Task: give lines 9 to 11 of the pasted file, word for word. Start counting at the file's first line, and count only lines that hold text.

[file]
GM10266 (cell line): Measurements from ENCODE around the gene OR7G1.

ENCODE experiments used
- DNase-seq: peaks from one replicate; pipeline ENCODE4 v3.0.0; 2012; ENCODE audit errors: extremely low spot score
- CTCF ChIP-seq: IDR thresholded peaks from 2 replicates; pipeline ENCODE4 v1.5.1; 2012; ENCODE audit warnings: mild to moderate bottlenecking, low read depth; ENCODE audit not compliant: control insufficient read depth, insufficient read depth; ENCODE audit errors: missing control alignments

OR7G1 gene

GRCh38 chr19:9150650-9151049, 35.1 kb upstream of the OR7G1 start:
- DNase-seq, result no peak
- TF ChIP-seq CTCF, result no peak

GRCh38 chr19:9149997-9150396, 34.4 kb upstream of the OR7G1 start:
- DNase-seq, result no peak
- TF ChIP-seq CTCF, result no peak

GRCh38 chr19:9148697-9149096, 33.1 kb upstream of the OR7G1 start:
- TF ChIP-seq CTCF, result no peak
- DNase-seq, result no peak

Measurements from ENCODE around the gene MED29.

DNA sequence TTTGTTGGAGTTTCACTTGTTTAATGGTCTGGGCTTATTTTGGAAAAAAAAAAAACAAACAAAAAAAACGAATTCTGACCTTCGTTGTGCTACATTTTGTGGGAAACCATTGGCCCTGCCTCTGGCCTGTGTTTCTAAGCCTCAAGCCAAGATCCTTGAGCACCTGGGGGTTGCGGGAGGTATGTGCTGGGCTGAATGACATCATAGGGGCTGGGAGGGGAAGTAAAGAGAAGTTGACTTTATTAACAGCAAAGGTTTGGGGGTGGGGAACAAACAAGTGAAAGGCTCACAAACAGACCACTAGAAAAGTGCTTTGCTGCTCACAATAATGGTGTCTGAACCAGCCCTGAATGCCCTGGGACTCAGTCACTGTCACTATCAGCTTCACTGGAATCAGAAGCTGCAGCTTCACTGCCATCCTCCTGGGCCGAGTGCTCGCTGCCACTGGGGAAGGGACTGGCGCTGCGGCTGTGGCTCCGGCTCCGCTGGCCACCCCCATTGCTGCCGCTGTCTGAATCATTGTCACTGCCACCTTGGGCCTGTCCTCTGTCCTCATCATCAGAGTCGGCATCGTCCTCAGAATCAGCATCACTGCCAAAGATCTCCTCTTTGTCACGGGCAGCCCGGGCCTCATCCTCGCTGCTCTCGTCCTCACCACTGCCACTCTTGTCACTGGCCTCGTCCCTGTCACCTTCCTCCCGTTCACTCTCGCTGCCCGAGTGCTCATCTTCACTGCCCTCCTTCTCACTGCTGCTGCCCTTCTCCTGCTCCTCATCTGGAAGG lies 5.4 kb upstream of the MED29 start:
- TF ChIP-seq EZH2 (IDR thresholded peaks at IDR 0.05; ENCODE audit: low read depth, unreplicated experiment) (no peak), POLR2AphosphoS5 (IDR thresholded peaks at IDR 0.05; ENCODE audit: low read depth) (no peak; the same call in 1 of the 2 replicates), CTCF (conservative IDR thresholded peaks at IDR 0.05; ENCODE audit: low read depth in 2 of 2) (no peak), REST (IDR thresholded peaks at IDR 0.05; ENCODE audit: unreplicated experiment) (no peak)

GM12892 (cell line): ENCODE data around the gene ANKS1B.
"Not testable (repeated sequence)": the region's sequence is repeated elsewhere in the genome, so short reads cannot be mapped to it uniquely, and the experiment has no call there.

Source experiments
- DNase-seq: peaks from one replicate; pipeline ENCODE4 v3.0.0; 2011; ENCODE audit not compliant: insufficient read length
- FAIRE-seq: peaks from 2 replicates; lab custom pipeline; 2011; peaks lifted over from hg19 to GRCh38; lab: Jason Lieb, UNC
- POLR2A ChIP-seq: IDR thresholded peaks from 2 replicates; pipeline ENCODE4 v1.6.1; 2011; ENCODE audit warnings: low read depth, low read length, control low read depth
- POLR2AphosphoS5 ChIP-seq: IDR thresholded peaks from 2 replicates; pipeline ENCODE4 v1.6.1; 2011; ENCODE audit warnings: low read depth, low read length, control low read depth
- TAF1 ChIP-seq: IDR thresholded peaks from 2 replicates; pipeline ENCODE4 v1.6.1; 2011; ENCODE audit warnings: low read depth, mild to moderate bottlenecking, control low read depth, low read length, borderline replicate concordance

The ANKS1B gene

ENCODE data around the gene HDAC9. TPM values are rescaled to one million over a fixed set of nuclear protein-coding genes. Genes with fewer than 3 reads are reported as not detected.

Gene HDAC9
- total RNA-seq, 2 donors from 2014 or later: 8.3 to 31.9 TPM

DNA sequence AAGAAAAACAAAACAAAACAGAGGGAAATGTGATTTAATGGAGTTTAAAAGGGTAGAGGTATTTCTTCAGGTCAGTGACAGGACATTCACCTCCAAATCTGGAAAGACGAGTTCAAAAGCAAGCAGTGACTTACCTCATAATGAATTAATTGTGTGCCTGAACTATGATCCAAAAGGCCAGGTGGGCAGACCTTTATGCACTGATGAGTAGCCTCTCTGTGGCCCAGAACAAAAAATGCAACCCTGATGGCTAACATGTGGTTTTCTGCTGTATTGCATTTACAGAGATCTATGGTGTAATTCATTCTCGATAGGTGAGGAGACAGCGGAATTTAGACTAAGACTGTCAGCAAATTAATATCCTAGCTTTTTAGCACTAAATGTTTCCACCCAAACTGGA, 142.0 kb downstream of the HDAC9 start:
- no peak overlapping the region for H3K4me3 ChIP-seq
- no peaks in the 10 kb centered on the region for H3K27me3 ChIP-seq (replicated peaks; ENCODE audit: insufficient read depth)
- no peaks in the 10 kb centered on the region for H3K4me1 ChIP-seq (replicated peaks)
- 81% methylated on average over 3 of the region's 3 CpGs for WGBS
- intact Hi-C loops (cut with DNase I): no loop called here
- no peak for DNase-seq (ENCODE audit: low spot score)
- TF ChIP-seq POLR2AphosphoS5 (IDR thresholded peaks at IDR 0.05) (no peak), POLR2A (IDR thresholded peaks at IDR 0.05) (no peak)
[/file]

GRCh38 chr19:9149997-9150396, 34.4 kb upstream of the OR7G1 start:
- DNase-seq, result no peak
- TF ChIP-seq CTCF, result no peak